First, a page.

The Summer of Innovation - NASA Supports Learning When School is Out
From first steps to final mission preparations for flight, including seeing aircraft fly overhead, about 270 middle school students, teachers and chaperones learned how a NASA research project takes flight by being a part of one.
During a day at the center on Aug. 27, the students learned about aeronautical concepts like sonic booms, those thunderous noises that happen when an aircraft penetrates the sound barrier. They learned about it when they were asked to scream into a microphone held by sonic boom researcher Ed Haering shortly after arriving at Dryden, for comparison to a sonic boom generated by aircraft later in the day.
Students also saw the flight cards used to organize a research mission and attended the crew briefing prior to the flight that's held to make sure everyone knows what is going to happen and what the goals are. Students also saw the flight suits pilots wear during a mission, watched an aircraft take off on a big screen, talked to aircrews in flight and saw the aircraft fly by the hangar and then land.
The event was at a Dryden wrap-up for NASA's Summer of Innovation. NASA's Summer of Innovation supported President Barack Obama's Educate to Innovate campaign for excellence in science, technology, engineering and mathematics, or STEM, education. Dryden has supported the NASA initiative by supporting STEM programs throughout Southern California and Arizona and with participation from Nevada.
The Summer of Innovation concept for the next two years is expected to continue with a NASA presence in existing after-school and summer learning programs.
"This is a new endeavor for NASA to recognize great work by a variety of institutions, schools and universities and it is meant to enhance existing summer programs to include NASA messages about STEM," said Russ Billings, K-12 program manager and coordinator for Dryden's Summer of Innovation efforts.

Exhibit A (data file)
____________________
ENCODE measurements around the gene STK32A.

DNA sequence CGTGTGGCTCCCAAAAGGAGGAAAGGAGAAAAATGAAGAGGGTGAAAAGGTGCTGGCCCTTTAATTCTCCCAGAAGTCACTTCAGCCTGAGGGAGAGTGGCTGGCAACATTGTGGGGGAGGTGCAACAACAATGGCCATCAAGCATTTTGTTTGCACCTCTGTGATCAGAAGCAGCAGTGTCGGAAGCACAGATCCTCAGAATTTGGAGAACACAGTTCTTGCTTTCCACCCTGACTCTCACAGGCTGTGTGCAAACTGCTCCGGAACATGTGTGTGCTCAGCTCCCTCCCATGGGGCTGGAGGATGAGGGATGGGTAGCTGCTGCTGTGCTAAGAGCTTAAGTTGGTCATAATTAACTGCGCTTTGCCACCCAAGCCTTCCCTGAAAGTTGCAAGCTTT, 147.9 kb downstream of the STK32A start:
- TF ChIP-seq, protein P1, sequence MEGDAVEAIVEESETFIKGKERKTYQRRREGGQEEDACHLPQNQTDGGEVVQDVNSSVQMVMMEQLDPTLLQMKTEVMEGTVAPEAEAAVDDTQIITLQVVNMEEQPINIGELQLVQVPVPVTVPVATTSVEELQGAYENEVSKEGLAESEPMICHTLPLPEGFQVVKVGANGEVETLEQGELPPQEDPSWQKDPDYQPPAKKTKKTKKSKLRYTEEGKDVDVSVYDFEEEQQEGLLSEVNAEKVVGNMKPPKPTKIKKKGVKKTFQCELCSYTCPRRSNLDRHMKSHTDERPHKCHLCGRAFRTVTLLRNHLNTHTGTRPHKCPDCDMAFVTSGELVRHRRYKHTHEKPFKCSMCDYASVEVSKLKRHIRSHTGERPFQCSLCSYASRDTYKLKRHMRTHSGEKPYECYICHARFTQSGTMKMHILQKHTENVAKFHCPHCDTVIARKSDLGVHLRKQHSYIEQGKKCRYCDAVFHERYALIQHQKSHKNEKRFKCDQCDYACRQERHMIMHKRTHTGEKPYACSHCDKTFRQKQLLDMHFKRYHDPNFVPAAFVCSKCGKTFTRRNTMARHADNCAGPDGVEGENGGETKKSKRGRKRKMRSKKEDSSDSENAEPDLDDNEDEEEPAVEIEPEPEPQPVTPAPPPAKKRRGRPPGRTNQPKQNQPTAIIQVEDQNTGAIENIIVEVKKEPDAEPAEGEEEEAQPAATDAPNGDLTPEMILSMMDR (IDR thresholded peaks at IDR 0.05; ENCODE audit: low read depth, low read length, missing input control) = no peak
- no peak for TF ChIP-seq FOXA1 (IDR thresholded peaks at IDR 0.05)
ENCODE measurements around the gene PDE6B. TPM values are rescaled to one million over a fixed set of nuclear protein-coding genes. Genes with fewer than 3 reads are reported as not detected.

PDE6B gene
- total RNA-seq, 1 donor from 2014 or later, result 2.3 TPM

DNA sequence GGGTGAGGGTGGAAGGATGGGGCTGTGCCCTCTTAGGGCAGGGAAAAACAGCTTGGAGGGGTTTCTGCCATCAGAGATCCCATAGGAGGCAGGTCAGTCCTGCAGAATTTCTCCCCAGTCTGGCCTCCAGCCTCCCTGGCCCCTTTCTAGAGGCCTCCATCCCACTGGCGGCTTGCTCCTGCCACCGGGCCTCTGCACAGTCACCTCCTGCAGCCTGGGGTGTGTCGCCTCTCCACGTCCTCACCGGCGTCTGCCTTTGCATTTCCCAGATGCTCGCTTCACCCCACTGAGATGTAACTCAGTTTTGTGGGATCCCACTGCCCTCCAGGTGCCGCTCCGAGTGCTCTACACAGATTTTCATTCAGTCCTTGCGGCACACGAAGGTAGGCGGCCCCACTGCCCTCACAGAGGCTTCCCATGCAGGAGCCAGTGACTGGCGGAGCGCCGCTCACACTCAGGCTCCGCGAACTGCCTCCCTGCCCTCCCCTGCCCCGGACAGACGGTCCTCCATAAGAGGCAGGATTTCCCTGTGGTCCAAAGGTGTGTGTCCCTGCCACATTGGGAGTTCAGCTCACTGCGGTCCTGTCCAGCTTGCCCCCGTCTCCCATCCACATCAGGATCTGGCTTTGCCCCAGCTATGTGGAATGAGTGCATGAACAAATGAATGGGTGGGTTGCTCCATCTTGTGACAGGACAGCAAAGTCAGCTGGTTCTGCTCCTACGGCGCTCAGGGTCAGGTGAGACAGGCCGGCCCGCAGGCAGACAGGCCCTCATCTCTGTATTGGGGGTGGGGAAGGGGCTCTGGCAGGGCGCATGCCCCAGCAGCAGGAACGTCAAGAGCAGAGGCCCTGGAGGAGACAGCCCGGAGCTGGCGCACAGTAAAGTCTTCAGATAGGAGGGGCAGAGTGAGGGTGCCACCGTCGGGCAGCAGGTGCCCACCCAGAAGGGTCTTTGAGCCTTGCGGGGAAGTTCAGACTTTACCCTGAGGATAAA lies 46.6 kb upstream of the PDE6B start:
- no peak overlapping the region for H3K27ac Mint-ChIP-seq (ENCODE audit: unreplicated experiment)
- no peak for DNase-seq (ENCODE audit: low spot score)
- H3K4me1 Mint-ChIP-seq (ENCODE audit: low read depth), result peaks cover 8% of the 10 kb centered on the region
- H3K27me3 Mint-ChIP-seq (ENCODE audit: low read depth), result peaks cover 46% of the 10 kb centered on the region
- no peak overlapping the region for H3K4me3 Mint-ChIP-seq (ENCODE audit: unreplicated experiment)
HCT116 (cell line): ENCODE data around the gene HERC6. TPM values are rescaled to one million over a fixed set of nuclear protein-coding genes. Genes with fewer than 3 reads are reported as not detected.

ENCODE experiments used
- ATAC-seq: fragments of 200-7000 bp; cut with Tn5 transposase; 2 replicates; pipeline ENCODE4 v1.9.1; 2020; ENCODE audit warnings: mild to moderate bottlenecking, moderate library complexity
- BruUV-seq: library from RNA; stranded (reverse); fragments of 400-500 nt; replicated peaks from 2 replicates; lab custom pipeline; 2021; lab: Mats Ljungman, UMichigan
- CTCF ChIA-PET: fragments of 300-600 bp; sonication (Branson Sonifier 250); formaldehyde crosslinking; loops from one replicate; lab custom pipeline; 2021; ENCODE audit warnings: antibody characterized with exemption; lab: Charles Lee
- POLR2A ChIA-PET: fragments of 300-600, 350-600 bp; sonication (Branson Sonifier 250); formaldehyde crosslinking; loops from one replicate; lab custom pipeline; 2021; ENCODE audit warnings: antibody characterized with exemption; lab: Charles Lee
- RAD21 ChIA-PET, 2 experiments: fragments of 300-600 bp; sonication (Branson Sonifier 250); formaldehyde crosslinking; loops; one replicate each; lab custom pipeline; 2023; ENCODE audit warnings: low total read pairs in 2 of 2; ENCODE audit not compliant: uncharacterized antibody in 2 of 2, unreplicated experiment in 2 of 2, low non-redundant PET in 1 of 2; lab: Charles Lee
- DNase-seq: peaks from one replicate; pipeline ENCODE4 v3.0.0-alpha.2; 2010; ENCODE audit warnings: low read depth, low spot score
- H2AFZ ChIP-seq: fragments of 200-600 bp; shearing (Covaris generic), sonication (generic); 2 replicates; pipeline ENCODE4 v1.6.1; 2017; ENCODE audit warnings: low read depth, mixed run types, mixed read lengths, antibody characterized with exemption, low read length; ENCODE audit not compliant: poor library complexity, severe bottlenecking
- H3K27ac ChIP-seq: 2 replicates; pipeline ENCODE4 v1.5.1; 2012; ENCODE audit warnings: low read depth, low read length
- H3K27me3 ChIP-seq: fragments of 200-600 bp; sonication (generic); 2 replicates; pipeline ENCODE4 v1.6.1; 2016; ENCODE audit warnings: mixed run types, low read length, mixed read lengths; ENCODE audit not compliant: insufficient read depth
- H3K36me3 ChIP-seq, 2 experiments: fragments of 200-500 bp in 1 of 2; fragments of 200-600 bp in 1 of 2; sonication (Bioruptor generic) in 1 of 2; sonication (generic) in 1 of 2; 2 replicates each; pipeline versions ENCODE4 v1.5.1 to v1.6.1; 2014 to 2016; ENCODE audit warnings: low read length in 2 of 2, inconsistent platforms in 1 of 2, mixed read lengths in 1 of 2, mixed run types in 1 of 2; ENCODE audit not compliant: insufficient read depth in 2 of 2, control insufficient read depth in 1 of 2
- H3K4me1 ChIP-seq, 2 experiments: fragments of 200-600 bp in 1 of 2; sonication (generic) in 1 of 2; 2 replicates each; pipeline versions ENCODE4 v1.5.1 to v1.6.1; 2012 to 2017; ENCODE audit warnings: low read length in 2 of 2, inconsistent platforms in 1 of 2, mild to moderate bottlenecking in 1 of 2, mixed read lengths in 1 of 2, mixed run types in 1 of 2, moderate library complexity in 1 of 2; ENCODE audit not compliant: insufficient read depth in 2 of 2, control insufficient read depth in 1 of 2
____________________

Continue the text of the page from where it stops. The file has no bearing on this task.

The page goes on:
The Summer of Innovation program reached thousands of middle school teachers and students across the nation and was designed to encourage and inspire students in math and science-based education programs. NASA's goal is to increase the number of future scientists, mathematicians and engineers, with an emphasis on broadening participation by low-income, minority students. NASA efforts this summer were intended to support a number of programs aimed at boosting learning, particularly for underrepresented students across the nation.
The event at Dryden introduced students to the center's work aimed at suppressing or reducing the intensity of sonic booms. Students from as far away as Las Vegas were part of the interactive demonstrations and briefings, capped with a pair of actual sonic booms - one normal and one greatly reduced in intensity - created by a NASA F/A-18 flying at supersonic speed high over Edwards Air Force Base.
Although startling, the "boom-boom" created by the sudden increase and decrease of air pressure trailing from an aircraft flying at supersonic speeds is generally harmless. However, the annoyance factor has led governmental agencies to ban supersonic flight over land, except in restricted military testing airspace. Dryden's research is exploring various means of reducing the perceived impact of sonic booms, including reshaping of aircraft structures and changes in flight profiles.
By Jay Levine